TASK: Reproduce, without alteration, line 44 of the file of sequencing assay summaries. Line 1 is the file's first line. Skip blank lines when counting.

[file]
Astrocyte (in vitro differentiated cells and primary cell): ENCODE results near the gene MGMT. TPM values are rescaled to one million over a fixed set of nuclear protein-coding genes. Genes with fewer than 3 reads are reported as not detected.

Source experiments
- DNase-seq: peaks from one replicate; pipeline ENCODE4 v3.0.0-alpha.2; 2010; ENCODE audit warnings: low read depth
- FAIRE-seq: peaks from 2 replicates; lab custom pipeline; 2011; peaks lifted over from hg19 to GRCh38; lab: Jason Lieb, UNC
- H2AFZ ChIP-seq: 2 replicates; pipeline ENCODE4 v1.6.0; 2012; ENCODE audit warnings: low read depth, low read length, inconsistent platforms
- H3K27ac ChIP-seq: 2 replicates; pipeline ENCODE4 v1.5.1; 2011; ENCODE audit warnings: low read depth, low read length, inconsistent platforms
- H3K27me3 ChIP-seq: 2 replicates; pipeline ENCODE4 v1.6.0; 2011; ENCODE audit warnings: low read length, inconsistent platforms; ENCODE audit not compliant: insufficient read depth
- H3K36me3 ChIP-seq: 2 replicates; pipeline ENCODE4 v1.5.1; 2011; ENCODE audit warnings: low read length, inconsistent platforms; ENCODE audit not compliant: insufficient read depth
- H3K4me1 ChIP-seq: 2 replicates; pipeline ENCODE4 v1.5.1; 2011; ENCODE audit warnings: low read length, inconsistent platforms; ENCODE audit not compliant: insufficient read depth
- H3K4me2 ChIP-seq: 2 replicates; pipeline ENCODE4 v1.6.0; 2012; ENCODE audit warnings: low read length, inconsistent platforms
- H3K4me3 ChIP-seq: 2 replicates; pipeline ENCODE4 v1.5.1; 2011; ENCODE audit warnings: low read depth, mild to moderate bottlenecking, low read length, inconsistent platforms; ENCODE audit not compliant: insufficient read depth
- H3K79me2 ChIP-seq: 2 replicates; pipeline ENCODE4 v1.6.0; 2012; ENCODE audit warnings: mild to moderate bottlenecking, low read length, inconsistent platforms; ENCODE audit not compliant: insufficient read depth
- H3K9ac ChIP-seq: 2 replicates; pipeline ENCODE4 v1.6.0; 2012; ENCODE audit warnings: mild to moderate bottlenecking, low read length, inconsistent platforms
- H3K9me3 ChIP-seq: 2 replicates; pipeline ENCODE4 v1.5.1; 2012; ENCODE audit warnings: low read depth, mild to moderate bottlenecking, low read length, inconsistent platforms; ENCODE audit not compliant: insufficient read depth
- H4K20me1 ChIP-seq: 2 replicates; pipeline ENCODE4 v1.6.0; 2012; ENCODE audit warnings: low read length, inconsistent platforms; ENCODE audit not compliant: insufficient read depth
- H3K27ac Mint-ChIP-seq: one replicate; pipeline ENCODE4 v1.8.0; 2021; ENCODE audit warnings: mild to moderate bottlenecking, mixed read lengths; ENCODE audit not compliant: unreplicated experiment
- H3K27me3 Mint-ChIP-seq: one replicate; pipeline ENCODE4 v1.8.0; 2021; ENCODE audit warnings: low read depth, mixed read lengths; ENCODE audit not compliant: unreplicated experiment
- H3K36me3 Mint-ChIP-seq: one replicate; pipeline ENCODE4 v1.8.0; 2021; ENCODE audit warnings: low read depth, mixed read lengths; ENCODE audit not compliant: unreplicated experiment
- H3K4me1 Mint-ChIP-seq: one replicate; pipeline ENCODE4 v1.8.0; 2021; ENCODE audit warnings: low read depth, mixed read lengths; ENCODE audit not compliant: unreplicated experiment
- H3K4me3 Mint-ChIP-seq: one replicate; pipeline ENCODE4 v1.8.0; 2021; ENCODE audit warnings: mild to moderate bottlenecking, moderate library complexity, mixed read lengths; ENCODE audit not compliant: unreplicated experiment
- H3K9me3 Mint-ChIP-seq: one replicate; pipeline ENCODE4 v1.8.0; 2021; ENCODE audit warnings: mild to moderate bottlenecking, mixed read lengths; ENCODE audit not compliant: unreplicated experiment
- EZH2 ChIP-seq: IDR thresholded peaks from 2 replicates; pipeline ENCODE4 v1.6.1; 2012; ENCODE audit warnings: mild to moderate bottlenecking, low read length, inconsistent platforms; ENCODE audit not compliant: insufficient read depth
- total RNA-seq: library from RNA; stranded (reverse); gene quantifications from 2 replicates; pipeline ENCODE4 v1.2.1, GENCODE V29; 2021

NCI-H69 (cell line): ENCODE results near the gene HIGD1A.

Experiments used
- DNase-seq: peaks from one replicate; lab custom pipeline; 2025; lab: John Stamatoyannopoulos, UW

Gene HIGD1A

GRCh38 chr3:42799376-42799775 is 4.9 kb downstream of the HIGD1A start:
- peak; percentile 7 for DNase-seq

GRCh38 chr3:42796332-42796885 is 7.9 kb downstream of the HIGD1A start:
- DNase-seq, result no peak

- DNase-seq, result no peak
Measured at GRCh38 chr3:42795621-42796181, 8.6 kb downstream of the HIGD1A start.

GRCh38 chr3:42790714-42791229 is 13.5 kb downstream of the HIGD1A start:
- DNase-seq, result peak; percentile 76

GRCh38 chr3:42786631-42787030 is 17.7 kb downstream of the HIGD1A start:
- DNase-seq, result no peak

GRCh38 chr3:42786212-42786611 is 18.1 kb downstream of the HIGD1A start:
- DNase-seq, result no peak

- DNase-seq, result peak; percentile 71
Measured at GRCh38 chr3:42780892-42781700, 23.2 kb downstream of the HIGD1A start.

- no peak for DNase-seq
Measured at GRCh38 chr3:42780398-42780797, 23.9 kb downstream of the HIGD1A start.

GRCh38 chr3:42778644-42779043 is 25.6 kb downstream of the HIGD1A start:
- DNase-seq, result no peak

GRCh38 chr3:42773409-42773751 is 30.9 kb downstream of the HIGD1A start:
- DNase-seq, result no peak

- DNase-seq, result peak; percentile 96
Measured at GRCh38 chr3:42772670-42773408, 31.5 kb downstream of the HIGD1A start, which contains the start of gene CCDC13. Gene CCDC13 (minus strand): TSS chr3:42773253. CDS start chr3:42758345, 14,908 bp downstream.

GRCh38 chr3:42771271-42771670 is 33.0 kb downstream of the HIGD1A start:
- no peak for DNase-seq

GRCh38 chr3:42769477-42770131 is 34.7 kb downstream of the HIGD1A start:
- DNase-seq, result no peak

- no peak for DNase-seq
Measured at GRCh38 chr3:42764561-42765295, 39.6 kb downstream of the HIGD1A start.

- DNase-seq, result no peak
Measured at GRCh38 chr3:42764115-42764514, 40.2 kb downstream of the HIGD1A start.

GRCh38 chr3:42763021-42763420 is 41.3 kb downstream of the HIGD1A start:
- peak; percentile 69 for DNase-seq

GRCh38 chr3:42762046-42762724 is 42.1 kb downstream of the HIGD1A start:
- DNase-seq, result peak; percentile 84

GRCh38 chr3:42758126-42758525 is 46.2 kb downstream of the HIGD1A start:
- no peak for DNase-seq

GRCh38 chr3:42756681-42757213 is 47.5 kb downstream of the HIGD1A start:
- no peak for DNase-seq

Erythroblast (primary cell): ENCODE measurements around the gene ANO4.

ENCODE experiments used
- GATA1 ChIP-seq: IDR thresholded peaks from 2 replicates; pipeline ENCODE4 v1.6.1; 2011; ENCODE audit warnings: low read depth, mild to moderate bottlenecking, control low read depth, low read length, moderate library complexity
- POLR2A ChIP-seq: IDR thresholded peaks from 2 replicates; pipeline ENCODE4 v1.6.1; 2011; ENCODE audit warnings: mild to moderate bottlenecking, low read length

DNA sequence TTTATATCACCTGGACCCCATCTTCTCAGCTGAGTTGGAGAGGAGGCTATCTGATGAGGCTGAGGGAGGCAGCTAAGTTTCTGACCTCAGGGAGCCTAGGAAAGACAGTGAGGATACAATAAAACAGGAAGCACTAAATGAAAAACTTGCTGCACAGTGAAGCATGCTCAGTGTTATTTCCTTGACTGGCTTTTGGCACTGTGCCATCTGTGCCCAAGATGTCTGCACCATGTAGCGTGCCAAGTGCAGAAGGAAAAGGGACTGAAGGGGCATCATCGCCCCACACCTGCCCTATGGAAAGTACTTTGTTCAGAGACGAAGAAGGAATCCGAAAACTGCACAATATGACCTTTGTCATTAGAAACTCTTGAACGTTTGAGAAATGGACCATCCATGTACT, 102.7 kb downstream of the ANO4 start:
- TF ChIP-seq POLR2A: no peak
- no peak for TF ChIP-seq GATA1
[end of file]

GRCh38 chr3:42778644-42779043 is 25.6 kb downstream of the HIGD1A start: